E. The first came with those magnificent men in their mahogany chambers who took on the world with their mighty fountain pens.

A: (a) ACBED




Q11: The four sentences (labeled 1, 2, 3, 4) given in this question when properly sequenced, form a coherent paragraph. Decide on the proper order of the sentences.

  1. In the central nervous system of other animal species, such a comprehensive regeneration in injured neurons has not yet been proven beyond doubt.
  2. Biologists from the University of Bayreuth have discovered a uniquely rapid form of regeneration in injured neurons and their function in the central nervous system of zebrafish.
  3. They studied the Mauthner cells, which are solely responsible for the escape behaviour in fish, and previously regarded as incapable of regeneration.
  4. However, their ability to regenerate crucially depends on the location of the injury. 

Q12: The four sentences (labeled 1, 2, 3, 4) given in this question when properly sequenced, form a coherent paragraph. Decide on the proper order of the sentences.

  1. A popular response is the exhortation to plant more trees.
  2. It seems all but certain that global warming will go well above two-degrees- quite how high no one knows yet.
  3. Burning them releases it, which is why the scale of forest fires in the Amazon basin last year garnered headlines.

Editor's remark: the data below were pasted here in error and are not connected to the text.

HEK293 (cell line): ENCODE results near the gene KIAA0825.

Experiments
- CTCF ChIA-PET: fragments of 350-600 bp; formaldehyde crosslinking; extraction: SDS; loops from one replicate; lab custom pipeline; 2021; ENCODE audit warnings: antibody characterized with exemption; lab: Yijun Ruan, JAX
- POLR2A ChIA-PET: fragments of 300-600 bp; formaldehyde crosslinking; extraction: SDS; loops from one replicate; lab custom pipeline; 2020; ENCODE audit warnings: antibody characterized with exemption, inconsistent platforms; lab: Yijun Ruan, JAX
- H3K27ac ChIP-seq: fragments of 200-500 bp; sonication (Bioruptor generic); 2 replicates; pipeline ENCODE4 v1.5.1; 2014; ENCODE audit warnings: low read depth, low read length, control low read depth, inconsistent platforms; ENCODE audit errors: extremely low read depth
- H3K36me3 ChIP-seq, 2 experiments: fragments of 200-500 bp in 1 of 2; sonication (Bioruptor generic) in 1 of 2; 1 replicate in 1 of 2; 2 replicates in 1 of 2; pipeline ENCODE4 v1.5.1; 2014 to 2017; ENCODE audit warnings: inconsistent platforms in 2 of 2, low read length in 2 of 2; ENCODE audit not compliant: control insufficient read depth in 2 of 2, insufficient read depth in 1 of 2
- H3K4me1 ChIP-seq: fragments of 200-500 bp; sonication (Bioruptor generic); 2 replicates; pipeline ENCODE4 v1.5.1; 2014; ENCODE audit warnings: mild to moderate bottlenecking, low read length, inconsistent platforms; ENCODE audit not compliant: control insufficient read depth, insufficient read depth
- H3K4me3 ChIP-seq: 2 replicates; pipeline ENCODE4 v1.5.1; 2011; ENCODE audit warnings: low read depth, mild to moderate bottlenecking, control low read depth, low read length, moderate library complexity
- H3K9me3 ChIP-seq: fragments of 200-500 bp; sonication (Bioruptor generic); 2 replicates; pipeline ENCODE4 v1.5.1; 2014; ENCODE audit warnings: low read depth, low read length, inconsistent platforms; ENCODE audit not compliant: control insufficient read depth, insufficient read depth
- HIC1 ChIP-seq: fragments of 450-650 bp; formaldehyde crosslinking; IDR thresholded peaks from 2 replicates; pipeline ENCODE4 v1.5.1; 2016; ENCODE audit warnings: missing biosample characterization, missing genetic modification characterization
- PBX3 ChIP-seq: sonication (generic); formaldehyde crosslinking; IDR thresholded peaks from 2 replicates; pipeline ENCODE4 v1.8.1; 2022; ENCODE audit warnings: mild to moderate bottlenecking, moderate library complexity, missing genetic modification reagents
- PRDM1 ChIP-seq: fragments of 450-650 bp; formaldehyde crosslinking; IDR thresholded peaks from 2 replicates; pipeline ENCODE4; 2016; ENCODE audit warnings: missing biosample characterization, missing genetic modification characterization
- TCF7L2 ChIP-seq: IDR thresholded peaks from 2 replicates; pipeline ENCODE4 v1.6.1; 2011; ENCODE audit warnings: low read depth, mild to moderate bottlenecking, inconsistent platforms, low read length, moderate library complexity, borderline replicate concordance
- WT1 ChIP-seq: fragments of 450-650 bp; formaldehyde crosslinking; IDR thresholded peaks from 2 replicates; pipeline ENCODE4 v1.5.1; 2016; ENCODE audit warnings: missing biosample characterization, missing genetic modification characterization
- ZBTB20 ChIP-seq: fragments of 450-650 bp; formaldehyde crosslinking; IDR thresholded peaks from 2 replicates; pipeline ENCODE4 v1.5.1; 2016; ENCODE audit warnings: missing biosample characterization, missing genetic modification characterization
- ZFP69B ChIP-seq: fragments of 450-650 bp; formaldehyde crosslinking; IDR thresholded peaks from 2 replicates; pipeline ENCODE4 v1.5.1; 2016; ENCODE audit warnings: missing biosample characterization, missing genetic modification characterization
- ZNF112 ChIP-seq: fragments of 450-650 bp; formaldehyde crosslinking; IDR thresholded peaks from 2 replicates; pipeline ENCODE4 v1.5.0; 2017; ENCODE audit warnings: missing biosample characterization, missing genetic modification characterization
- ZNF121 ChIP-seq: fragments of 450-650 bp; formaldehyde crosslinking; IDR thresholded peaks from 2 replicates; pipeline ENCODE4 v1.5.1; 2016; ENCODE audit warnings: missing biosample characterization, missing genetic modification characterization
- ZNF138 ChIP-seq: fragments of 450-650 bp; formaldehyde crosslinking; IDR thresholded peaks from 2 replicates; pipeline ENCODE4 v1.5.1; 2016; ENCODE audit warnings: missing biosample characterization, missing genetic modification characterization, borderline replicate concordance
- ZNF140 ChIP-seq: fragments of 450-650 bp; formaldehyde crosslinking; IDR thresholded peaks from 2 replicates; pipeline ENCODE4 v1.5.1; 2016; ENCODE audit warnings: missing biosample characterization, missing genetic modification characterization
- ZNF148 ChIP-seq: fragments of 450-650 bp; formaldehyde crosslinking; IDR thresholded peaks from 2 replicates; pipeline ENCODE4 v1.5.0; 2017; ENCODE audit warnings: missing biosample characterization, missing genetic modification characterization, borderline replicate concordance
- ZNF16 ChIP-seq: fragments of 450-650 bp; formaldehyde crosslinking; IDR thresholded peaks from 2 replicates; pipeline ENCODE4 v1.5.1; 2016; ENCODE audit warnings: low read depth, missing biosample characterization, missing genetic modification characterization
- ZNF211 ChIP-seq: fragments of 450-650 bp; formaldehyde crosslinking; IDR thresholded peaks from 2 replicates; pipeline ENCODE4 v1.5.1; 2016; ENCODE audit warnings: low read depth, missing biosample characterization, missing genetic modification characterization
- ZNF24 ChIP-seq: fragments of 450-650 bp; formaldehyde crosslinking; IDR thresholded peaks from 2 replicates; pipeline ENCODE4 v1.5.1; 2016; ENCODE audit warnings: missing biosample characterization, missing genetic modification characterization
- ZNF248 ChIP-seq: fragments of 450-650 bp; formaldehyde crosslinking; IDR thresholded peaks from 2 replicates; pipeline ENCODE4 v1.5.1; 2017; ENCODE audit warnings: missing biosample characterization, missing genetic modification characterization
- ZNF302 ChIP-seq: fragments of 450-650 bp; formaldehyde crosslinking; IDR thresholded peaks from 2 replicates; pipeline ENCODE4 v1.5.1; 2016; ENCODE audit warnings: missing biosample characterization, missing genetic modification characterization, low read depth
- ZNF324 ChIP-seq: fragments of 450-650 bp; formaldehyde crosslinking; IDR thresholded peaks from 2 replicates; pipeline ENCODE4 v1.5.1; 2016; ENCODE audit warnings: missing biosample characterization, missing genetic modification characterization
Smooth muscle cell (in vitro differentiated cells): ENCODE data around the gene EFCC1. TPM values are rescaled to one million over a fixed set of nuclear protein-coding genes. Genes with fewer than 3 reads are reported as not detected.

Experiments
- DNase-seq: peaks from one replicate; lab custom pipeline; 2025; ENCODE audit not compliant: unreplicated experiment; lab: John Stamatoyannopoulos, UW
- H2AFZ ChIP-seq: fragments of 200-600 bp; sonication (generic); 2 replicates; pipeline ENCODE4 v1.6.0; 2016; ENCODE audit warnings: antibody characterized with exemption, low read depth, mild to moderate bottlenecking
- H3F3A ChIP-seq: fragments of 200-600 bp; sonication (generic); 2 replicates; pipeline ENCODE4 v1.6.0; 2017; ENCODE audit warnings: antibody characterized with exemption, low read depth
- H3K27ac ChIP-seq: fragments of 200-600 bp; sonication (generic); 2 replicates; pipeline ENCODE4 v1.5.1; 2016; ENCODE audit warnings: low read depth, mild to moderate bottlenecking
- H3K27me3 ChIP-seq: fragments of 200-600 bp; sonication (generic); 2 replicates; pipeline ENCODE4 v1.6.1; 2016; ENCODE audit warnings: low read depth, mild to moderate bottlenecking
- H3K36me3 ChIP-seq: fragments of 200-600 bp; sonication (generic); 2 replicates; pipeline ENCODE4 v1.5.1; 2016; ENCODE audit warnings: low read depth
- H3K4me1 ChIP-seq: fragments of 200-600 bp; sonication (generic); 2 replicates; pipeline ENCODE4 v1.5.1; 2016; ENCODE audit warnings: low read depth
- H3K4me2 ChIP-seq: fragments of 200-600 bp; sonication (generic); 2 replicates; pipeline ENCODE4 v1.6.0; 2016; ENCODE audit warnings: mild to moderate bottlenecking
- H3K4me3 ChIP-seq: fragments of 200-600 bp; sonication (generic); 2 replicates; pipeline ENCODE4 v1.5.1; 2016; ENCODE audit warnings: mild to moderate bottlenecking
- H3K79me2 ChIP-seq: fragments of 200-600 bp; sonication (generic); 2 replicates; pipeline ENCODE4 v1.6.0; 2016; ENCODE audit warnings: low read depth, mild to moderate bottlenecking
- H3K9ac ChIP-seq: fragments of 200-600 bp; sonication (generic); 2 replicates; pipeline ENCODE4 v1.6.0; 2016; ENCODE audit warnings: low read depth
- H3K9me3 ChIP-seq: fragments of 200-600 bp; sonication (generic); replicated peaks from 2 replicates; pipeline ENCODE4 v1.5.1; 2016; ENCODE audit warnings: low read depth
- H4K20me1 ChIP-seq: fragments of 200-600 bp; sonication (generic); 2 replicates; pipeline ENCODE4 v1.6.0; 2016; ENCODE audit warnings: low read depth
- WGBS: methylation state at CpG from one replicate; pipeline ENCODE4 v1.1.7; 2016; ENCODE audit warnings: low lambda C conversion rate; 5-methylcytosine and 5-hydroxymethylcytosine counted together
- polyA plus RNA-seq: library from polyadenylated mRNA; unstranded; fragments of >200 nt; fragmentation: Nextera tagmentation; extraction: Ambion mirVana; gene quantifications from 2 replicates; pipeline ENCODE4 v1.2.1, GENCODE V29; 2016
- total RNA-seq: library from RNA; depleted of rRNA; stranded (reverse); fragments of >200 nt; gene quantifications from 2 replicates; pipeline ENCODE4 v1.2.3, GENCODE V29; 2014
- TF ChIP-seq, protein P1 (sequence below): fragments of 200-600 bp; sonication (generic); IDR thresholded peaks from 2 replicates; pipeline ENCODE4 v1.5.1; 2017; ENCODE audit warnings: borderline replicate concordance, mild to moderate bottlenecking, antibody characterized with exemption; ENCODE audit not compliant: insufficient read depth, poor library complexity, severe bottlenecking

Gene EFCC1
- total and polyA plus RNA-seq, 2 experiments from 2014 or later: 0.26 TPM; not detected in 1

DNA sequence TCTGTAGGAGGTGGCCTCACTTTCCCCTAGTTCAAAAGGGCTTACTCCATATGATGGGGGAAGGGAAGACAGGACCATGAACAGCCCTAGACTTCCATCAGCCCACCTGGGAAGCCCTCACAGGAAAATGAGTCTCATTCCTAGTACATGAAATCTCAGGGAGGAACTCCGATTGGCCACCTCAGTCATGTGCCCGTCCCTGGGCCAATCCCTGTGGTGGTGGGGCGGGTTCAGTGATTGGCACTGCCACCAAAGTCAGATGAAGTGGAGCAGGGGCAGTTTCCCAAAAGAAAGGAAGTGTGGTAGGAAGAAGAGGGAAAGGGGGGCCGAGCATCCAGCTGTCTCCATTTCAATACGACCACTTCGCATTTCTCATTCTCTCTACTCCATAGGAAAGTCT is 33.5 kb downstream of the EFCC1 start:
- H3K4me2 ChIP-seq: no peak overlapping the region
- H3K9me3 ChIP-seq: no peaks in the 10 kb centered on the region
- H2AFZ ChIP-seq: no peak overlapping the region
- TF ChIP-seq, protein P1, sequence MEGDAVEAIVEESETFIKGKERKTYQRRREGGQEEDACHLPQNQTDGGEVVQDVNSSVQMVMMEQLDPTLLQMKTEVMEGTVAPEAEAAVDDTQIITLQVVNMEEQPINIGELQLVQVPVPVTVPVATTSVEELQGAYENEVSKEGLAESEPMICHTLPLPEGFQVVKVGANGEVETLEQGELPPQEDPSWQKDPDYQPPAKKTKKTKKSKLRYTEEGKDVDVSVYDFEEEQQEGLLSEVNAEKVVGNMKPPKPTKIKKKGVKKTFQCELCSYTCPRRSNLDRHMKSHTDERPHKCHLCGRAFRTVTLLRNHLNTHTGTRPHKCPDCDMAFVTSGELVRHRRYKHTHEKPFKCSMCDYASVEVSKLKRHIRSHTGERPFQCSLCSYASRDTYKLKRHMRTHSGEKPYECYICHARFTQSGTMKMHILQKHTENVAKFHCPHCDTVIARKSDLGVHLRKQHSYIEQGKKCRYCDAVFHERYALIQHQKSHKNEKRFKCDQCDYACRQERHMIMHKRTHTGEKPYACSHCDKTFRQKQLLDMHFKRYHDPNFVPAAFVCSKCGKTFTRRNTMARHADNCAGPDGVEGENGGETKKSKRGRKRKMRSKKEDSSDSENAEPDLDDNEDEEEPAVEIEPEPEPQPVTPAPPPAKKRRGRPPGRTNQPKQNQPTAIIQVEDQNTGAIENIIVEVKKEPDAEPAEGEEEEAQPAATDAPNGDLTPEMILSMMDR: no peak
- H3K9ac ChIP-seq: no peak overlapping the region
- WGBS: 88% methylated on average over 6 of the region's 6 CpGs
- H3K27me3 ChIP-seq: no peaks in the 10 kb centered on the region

4. This is because trees sequester carbon by absorbing carbon dioxide.

Q13: The four sentences (labeled 1, 2, 3, 4) given in this question when properly sequenced, form a coherent paragraph. Decide on the proper order of the sentences.

  1. The work is more than the text, for the text only takes on life, when it is realized and furthermore the realization is by no means independent of the individual disposition of the reader.
  2. The convergence of text and reader brings the literary work into existence and this convergence is not identified either with the reality of the text or with the individual disposition of the reader.
  3. From this polarity it follows that the literary work cannot be completely identical with the text, or with the realization of the text, but in fact must lie halfway between the two.
  4. The literary work has two poles, which we might call the artistic and the aesthetic; the artistic refers to the text created by the author, and the aesthetic to the realization accomplished by the reader.


Q1: (a) Q2: (a) Q3: (d) Q4: (c) Q5: (b) Q6: (c) Q7: (a) Q8: (c) Q9: (b) Q10: (d) Q11: 2341 Q12: 2143 Q13: 4312